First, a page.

“No,” John Kirby, a Department of Defense spokesperson, told reporters in Washington when asked if Austin had offered his resignation to President Joe Biden over the debacle in the Middle Eastern country, or if he intended to later.
U.S. military leaders, including Austin, have received harsh criticism from some for how quickly Afghanistan fell to the Taliban and how U.S. equipment fell into the terrorist group’s hands.
“The ongoing catastrophe in Afghanistan was entirely avoidable and is a blatant failure of leadership—both by President Biden and the Pentagon,” Rep. Chris Stewart (R-Utah), a former Air Force pilot, said in a statement.
“Allowing weapons, helicopters, ammunition, and classified documents to fall into the hands of the Taliban is inexcusable. Not being able to defend our own embassy is a disgrace. Leaving the Afghans who fought beside us to fend for themselves is incomprehensible,” he added.
Both Austin and Gen. Mark Milley, the chairman of the Joint Chiefs of Staff, should step down, Stewart said.
The call was also promoted by other Republicans, including Jane Timken, a Republican Senate candidate in Ohio.
No one from the Biden administration has yet resigned, even as it faces crises on several fronts. The U.S.–Mexico border is seeing what is on track to be a record number of illegal immigrant arrests, while rising inflation and COVID-19 cases are negatively affecting scores of Americans.
Austin, Milley, and Secretary of State Antony Blinken briefed members of Congress on Sunday on the situation in Afghanistan. According to Rep. Kat Cammack (R-Fla.), they said repeatedly that the military was engaging in “an orderly and safe withdrawal,” and claimed that “the Taliban isn’t in Kabul.”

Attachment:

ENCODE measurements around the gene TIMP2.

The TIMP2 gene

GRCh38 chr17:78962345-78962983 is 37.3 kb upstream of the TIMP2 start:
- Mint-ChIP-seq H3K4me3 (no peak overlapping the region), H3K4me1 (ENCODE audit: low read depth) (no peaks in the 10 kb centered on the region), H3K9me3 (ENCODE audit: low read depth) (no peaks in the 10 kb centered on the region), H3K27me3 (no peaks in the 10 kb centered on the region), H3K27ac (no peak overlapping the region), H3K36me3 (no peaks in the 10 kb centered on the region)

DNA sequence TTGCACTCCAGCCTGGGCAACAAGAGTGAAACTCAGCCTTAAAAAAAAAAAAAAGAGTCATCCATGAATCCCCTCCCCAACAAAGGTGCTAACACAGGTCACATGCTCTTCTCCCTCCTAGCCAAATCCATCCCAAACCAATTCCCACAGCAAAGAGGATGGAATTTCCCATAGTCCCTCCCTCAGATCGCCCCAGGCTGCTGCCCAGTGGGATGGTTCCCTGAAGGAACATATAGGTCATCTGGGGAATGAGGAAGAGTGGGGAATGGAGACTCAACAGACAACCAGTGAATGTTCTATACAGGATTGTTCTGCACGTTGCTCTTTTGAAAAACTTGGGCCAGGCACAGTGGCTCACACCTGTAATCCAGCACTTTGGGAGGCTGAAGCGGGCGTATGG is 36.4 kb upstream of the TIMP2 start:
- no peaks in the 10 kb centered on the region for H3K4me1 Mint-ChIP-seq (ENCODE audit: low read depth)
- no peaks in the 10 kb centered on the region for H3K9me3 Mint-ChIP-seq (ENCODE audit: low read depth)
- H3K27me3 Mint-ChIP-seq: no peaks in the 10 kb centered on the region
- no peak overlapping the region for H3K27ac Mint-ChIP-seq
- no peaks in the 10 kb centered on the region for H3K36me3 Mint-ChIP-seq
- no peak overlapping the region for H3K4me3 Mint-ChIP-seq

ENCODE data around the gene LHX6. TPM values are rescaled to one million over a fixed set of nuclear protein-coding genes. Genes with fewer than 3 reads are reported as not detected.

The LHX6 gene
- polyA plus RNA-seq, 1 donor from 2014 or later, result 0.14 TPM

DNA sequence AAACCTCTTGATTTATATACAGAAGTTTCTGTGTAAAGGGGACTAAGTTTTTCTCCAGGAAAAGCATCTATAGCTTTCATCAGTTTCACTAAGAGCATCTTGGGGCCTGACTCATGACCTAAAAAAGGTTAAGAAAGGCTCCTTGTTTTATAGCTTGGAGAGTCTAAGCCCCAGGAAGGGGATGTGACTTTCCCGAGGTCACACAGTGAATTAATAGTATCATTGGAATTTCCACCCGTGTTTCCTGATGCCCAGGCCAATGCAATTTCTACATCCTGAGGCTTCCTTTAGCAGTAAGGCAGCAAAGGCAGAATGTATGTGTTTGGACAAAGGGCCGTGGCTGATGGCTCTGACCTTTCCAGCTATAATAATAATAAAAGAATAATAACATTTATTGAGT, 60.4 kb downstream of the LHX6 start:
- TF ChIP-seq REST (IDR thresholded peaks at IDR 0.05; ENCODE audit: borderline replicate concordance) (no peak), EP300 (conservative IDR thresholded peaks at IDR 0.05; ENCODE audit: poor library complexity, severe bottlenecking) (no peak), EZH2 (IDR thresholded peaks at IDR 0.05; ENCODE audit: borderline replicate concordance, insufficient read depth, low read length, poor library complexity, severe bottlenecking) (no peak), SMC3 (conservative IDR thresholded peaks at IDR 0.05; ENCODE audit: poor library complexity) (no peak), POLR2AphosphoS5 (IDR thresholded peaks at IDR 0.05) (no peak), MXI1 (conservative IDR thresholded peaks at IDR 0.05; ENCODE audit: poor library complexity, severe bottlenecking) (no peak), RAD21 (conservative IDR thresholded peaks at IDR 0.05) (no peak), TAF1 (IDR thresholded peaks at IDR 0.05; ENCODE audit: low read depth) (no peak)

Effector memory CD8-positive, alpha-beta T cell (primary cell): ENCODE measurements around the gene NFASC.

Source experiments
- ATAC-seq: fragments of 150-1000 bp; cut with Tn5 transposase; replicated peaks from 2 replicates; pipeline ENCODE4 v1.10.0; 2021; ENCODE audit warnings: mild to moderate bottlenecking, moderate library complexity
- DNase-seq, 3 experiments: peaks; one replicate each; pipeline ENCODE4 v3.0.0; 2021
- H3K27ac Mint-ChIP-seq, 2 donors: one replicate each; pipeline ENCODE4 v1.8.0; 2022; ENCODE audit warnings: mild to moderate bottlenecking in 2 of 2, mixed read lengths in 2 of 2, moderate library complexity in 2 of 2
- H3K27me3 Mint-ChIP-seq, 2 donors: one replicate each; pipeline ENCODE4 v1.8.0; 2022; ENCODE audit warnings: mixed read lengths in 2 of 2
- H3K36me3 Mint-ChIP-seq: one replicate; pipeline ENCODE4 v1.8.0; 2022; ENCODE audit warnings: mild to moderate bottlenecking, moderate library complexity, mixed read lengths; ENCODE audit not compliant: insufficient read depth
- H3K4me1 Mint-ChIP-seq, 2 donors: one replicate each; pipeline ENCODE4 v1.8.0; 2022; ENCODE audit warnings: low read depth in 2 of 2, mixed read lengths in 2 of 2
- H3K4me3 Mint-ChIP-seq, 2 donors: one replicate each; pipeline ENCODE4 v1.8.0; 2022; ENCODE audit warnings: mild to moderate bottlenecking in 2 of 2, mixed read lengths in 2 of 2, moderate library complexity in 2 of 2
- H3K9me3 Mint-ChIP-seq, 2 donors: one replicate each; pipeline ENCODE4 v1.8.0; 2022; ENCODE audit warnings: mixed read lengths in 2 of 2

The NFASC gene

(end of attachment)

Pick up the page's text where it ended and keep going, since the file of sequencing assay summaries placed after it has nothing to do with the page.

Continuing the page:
They also allegedly cut off most questions from members.
“This morning, we woke to the news of a fallen Afghanistan, now in the hands of an American-armed Taliban with chaos at the Kabul airport, thousands rushing the tarmac to board aircraft out, and Americans frantically attempting to evacuate our embassy,” Cammack wrote on Twitter.
She alleged that “this hasty withdrawal only demonstrates that this administration is more focused on woke politics than meaningful policy”—aiming at how Milley, Austin, and other leaders have defended the teaching of critical race theory and other similar ideas in congressional hearings this year.
Kirby told reporters that the situation in Afghanistan is “fluid and dynamic” as it continues to unfold.
Kirby confirmed that U.S. forces fired on “hostile threats,” resulting in the deaths of two armed persons. A U.S. servicemember may have been wounded in the tumult.
“We are laser-focused on the missions that our military men and women do best. They are increasing security, adjusting to rapidly-changing conditions, and they’re working hard to ensure the safety and security of all those under our care at the airport” in Kabul, he added.
Austin has authorized additional troops to go to Afghanistan to protect the airport, at which Americans who are trying to flee the country are located.
As far as the counterterrorism threat in the country, Austin “certainly believes that in light of recent events that a reassessment of the possibilities for reconstitution of terrorist networks inside Afghanistan is warranted, but we’re in no position at this point just one day after the events in Kabul to make affirm judgment either way or what that’s going to look like,” according to Kirby.